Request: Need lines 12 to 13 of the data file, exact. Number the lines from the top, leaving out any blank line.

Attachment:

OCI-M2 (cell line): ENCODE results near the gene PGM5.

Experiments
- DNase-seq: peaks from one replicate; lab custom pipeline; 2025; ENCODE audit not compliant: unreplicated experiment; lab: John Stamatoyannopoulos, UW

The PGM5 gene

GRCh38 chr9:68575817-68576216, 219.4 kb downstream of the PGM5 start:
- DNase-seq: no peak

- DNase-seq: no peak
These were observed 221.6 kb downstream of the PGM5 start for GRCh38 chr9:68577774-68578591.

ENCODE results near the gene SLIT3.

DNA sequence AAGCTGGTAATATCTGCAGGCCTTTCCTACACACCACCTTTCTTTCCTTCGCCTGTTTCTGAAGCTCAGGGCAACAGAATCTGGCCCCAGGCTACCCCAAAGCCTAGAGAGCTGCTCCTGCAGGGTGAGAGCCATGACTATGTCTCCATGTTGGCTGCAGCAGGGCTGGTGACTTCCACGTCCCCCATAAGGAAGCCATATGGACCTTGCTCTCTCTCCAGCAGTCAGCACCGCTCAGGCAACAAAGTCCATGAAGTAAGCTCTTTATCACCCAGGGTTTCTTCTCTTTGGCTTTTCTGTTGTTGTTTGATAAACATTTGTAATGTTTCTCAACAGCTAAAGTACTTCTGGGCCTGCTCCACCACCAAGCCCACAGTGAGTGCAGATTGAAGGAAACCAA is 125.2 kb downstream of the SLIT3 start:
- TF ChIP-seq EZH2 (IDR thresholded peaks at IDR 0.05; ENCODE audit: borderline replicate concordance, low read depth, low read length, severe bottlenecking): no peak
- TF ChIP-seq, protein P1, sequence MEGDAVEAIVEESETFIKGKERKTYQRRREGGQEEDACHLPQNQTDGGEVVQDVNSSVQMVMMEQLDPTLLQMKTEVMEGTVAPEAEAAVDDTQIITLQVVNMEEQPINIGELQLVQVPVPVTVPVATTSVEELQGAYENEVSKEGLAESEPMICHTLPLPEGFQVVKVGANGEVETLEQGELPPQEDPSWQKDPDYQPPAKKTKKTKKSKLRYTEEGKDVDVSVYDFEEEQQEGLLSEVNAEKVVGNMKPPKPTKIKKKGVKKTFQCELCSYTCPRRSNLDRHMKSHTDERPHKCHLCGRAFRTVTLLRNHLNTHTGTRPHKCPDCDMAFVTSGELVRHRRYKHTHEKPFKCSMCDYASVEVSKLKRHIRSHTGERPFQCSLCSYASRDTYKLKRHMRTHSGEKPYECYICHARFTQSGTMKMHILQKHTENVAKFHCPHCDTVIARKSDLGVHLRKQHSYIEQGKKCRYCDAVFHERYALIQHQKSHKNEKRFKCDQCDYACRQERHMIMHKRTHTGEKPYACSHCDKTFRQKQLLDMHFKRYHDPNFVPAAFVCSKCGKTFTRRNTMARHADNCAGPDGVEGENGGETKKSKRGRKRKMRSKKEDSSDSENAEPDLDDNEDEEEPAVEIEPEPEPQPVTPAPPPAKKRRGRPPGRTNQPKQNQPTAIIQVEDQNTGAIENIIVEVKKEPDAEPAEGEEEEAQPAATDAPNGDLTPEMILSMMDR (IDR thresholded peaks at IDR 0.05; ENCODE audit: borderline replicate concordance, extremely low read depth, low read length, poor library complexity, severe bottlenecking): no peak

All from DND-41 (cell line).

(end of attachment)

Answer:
- TF ChIP-seq, protein P1, sequence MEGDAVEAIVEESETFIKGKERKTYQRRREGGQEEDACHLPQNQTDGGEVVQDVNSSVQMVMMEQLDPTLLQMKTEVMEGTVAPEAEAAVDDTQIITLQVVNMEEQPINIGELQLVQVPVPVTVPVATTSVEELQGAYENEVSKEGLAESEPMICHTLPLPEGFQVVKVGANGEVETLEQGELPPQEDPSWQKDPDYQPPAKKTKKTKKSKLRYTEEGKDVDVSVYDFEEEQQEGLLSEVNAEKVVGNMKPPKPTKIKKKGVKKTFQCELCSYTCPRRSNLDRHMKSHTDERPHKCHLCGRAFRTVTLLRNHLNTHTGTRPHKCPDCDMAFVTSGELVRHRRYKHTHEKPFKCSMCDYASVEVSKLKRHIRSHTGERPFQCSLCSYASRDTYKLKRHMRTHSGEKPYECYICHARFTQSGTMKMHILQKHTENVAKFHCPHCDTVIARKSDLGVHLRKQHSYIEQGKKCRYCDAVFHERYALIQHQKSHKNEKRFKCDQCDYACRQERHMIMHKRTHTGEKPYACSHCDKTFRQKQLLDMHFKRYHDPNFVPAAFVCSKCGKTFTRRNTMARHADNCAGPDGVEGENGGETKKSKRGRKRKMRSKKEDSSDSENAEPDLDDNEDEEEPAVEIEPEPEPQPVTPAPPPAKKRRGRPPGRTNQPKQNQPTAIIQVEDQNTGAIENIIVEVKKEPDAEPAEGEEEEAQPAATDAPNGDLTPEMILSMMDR (IDR thresholded peaks at IDR 0.05; ENCODE audit: borderline replicate concordance, extremely low read depth, low read length, poor library complexity, severe bottlenecking): no peak

All from DND-41 (cell line).